Last night at Riverbend Books a crowd of 70+ gathered on the deck eager to get the first glimpse of the 2010 QLD Poetry Festival: spoken in one strange word program. And no one went home disappointed, with stunning feature sets from Suzanne Jones, Darkwing Dubs and Ynes Sanz, all of whom will be perfoming at QPF 2010.

The full program (including artist bios) is now available online at www.queenslandpoetryfestival.com and it is a program that I am very excited about!

QPF 2010 features six international artists – Emily XYZ (USA), Jon Paul Fiorentino (Canada), Angela Rawlings (Canada), Ken Babstock (Canada) and August Kleinzahler (USA) alongside more than 30 performers from all over Australia including Andrew Taylor (WA), Kelly-Lee Hickey (NT), Andy Jackson (VIC), Les Wicks (NSW) and Bruce Dawe (QLD) as well as a session paying tribute to one of Australia’s finest poets, Judith Wright and the much loved, A Million Bright Things, featuring every poet on the program.

And while I am speaking of A Million Bright Things, another highlight of last night’s event was the launch of the CD featuring 16 red hot performances from the A Million Bright Things session at QPF 2009. Readers included Adam Phillips, Zenobia Frost and Jeffery Harpeng as well as members of the QPF Committee performing a selection of poems. It was a buzz to hear these poems light up the winter night and to celebrate, I have 5 copies of the CD available for $12 incl. postage to send to the first five people who email me at geenunn(at)yahoo.com.au.

Here’s the track listing:

1. Jane Williams – Attention to Detail
2. Jayne Fenton Keane – A Jazz Poem for Miles Davis
3. Adam Phillips – Gem Cutter
4. Bremen Town Musician – Sailor (filmed live at A Million  Bright Things 2009)
5. Angela Costi – Grandmother Maroulla’s Liturgy
6. Geoff Goodfellow – Blue Sky Mornings
7. Maurice McNamara – Elizabeth’s Baby Cries
8. Brianna Carpenter – Jacqueline
9. Elizabeth Bachinsky – Tips On Performing From My Mother
10. AF Harrold – Beowulf
11. Rob Morris, Sheish Money & Graham Nunn – Vegemite
12. Barbara Temperton – Purl
13. Jeffrey Harpeng – Horse Tail
14. Zenobia Frost – Bathing with Neil Gaiman
15. Hinemoana Baker & Christine White – Talk You Up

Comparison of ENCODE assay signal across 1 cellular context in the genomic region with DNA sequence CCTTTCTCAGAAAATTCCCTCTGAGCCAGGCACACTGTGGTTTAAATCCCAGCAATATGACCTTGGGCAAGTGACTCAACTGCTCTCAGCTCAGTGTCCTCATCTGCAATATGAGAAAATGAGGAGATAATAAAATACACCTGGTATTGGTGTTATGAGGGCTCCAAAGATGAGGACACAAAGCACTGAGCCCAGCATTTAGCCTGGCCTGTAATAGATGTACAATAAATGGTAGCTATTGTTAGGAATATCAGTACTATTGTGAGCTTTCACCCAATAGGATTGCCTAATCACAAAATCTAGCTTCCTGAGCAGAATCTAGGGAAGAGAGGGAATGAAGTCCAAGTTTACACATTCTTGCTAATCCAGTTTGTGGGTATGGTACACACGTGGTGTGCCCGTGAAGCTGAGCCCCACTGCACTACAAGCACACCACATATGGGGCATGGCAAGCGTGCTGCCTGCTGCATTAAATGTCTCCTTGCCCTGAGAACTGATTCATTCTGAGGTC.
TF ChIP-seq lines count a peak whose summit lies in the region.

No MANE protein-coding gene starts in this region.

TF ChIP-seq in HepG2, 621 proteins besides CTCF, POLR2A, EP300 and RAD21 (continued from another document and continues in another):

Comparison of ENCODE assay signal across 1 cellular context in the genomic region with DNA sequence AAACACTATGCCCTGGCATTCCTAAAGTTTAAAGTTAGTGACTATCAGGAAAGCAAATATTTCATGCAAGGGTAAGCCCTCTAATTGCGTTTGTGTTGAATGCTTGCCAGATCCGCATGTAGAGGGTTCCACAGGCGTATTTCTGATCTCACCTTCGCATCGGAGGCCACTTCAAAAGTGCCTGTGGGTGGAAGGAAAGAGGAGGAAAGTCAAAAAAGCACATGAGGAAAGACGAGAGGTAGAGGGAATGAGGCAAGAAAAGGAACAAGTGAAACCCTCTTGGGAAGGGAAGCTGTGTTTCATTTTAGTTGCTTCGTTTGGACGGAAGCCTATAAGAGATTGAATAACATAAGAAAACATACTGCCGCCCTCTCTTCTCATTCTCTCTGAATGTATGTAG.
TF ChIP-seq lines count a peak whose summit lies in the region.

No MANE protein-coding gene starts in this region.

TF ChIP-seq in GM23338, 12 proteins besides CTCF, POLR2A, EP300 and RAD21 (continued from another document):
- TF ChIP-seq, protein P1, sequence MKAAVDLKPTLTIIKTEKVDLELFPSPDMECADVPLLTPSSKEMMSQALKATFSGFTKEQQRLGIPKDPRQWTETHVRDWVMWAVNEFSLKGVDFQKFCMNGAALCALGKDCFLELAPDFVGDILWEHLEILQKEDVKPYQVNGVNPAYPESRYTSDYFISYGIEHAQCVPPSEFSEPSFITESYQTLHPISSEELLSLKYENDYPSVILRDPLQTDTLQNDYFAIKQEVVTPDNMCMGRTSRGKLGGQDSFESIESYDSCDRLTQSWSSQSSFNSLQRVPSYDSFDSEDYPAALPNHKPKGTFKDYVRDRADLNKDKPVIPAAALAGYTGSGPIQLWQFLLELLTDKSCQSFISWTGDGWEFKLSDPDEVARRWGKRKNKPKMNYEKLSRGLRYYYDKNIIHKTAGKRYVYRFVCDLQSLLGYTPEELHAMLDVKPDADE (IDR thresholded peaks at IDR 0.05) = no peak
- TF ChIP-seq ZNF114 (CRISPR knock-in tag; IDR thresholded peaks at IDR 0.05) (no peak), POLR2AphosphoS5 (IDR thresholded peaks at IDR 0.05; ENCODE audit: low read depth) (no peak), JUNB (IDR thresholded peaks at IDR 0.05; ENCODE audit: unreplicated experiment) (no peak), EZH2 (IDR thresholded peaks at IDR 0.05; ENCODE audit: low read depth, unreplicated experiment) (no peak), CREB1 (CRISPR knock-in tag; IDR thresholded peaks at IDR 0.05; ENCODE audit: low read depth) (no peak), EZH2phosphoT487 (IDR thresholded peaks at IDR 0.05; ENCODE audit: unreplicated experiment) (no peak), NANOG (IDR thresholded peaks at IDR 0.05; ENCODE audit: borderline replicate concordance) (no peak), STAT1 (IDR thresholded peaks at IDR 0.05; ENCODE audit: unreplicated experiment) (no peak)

16. Neil Murray – Anywhere Tonight

Am looking forward to sending the copies out to some very lucky listeners!!!

Leave a comment

Filed under poetry & publishing, who listens to the radio?

Just Kissed Goodbye… Some memories of QPF 2009

QPF 2009 may have just been kissed goodbye, but the words of the 40+ artists who took to the stage continue to resonate in the heads and hearts of the thousands who attended. I am certain that these words will form the seed of many new poems, new friendships, new dialogues and to quote Ferlinghetti, ‘give voice to the tongueless streets’. This quote, alongside ‘wake up, the world is on fire’ (Ferlinghetti), and ‘spoken in one strange word’ (Judith Wright) were written in bold lettering across the windows of The Judith Wright Centre of Contemporary Arts. These words breathed life into the shopfront space, which was a new (and may I add, very successful) venue for QPF 2009 and set the tone for an amazing weekend of words.

From the Official Opening where I had the privilege of reading the winning poem from this years Arts QLD Val Vallis Award for an Unpublished Poem – The Severant by Andrew Slattery, the festival simply hummed. I would love to share with you a couple of lines from the winning poem… words that will undoubtedly stay with me:

We have ammended the world.
As I walk home I unpick the seams from the footpaths.

Each muscle locomotes my frame.
I wear my suit and walk into the vista city;

through the old mine with its pile of coal like a dead whale;
past the doctor who repaired my chest;

past the tailor who sews spines
into standing men as they wait.

Throughout the festival, there are many other lines that etched themselves into the very fabric of my being… here are a few:

Cancer’s what gets us. Got Grandpa. Got Baba.
It turns you yellow in the end. So, I’ve been smoking
again.

(from Celebration by Elizabeth Bachinsky)

 

You suicided all my poetry was written on your skin first
line
second line
third line a tight rope tight knife

(from Chapter 5 by Paul Magee)

 

A scorched afternoon in the Alice
or the meltdown that lavas out of kiddies
when they cannot have a treat.

(from Station Street As A Dark Nickelodeon by Kent McCarter)

 

take with you plenty of water and one mustard seed of faith

(from Mount Wellington by Jane Williams)

 

Be still. I am the Bear from your dreams.

(from Nature Poem by AF Harrold)

 

And as the festival drew to a close on Sunday night, we celebrated another incredible session featuring the voices of the QPF Committee (Nerissa Rowan, Zenobia Frost, Debra Ralph, Alicia Bennett, John Koenig, Francis Boyle, Jodi DeVantier & this Lost Shark) alongside Jane Williams, Janet Jackson, Angela Costi, Paul Magee, Geoff Goodfellow, Neil Murray, Elizabeth Bachinsky, AF Harrold and Hinemoana Baker.

And importantly, we celebrated the many achievements of Festival Director, Julie Beverdige as she announced she would be standing down from the position. Julie has taken the festival to a new level during her two year tenure, building on the success of the first eleven years and putting in place the necessary structure to make QPF sustainable for many years to come.

QPF  has yet again provided some life changing moments for me (and many others). Moments that will fuel me, until we do it all again in 2010.

3 Comments

Filed under events & opportunities